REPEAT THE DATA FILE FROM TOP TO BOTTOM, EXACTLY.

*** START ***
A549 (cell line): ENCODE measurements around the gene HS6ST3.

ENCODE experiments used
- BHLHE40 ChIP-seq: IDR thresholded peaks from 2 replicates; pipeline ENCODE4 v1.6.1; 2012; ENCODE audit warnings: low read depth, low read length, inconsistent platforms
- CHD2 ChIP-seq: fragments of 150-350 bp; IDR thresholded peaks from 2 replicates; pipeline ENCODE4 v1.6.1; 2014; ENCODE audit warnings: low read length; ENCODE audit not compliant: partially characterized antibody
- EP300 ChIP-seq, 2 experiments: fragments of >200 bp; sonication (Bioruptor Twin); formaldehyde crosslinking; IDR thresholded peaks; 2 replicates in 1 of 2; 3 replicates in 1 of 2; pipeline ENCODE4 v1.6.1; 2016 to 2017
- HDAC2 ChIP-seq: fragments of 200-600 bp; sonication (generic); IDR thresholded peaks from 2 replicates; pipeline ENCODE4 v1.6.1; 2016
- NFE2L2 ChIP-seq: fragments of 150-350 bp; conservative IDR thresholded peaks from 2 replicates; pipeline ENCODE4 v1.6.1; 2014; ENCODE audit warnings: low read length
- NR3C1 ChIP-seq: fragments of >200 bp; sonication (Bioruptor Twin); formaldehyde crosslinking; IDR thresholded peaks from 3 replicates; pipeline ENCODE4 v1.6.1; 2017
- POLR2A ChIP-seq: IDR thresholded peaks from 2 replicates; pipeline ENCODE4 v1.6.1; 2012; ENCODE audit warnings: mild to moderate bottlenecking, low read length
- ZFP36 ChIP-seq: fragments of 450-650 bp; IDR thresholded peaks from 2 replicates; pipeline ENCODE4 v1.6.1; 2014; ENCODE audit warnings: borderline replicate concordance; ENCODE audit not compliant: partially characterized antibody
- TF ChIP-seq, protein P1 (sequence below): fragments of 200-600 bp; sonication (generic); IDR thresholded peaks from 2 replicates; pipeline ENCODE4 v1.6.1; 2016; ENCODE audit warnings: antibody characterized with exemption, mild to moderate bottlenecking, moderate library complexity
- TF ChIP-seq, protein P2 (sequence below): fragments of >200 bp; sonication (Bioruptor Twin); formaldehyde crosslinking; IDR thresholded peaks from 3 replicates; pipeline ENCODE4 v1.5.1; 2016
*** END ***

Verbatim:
A549 (cell line): ENCODE measurements around the gene HS6ST3.

ENCODE experiments used
- BHLHE40 ChIP-seq: IDR thresholded peaks from 2 replicates; pipeline ENCODE4 v1.6.1; 2012; ENCODE audit warnings: low read depth, low read length, inconsistent platforms
- CHD2 ChIP-seq: fragments of 150-350 bp; IDR thresholded peaks from 2 replicates; pipeline ENCODE4 v1.6.1; 2014; ENCODE audit warnings: low read length; ENCODE audit not compliant: partially characterized antibody
- EP300 ChIP-seq, 2 experiments: fragments of >200 bp; sonication (Bioruptor Twin); formaldehyde crosslinking; IDR thresholded peaks; 2 replicates in 1 of 2; 3 replicates in 1 of 2; pipeline ENCODE4 v1.6.1; 2016 to 2017
- HDAC2 ChIP-seq: fragments of 200-600 bp; sonication (generic); IDR thresholded peaks from 2 replicates; pipeline ENCODE4 v1.6.1; 2016
- NFE2L2 ChIP-seq: fragments of 150-350 bp; conservative IDR thresholded peaks from 2 replicates; pipeline ENCODE4 v1.6.1; 2014; ENCODE audit warnings: low read length
- NR3C1 ChIP-seq: fragments of >200 bp; sonication (Bioruptor Twin); formaldehyde crosslinking; IDR thresholded peaks from 3 replicates; pipeline ENCODE4 v1.6.1; 2017
- POLR2A ChIP-seq: IDR thresholded peaks from 2 replicates; pipeline ENCODE4 v1.6.1; 2012; ENCODE audit warnings: mild to moderate bottlenecking, low read length
- ZFP36 ChIP-seq: fragments of 450-650 bp; IDR thresholded peaks from 2 replicates; pipeline ENCODE4 v1.6.1; 2014; ENCODE audit warnings: borderline replicate concordance; ENCODE audit not compliant: partially characterized antibody
- TF ChIP-seq, protein P1 (sequence below): fragments of 200-600 bp; sonication (generic); IDR thresholded peaks from 2 replicates; pipeline ENCODE4 v1.6.1; 2016; ENCODE audit warnings: antibody characterized with exemption, mild to moderate bottlenecking, moderate library complexity
- TF ChIP-seq, protein P2 (sequence below): fragments of >200 bp; sonication (Bioruptor Twin); formaldehyde crosslinking; IDR thresholded peaks from 3 replicates; pipeline ENCODE4 v1.5.1; 2016